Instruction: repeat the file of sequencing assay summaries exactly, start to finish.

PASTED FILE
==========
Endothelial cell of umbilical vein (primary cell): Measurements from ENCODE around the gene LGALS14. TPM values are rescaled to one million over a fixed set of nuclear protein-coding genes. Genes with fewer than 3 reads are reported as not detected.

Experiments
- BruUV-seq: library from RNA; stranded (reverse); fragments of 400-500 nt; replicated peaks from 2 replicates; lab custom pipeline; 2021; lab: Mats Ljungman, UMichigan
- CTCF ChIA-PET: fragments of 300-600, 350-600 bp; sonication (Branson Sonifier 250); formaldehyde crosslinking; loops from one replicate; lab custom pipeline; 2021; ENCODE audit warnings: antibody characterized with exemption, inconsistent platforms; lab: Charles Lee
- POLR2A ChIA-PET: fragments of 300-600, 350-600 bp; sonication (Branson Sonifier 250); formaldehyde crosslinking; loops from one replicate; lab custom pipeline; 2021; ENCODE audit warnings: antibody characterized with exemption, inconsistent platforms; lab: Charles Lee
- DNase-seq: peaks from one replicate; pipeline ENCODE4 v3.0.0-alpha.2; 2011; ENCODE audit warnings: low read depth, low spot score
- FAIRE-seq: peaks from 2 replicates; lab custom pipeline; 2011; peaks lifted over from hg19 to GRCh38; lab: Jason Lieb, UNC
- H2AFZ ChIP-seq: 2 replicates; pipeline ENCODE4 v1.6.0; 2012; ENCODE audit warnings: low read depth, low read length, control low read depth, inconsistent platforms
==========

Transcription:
Endothelial cell of umbilical vein (primary cell): Measurements from ENCODE around the gene LGALS14. TPM values are rescaled to one million over a fixed set of nuclear protein-coding genes. Genes with fewer than 3 reads are reported as not detected.

Experiments
- BruUV-seq: library from RNA; stranded (reverse); fragments of 400-500 nt; replicated peaks from 2 replicates; lab custom pipeline; 2021; lab: Mats Ljungman, UMichigan
- CTCF ChIA-PET: fragments of 300-600, 350-600 bp; sonication (Branson Sonifier 250); formaldehyde crosslinking; loops from one replicate; lab custom pipeline; 2021; ENCODE audit warnings: antibody characterized with exemption, inconsistent platforms; lab: Charles Lee
- POLR2A ChIA-PET: fragments of 300-600, 350-600 bp; sonication (Branson Sonifier 250); formaldehyde crosslinking; loops from one replicate; lab custom pipeline; 2021; ENCODE audit warnings: antibody characterized with exemption, inconsistent platforms; lab: Charles Lee
- DNase-seq: peaks from one replicate; pipeline ENCODE4 v3.0.0-alpha.2; 2011; ENCODE audit warnings: low read depth, low spot score
- FAIRE-seq: peaks from 2 replicates; lab custom pipeline; 2011; peaks lifted over from hg19 to GRCh38; lab: Jason Lieb, UNC
- H2AFZ ChIP-seq: 2 replicates; pipeline ENCODE4 v1.6.0; 2012; ENCODE audit warnings: low read depth, low read length, control low read depth, inconsistent platforms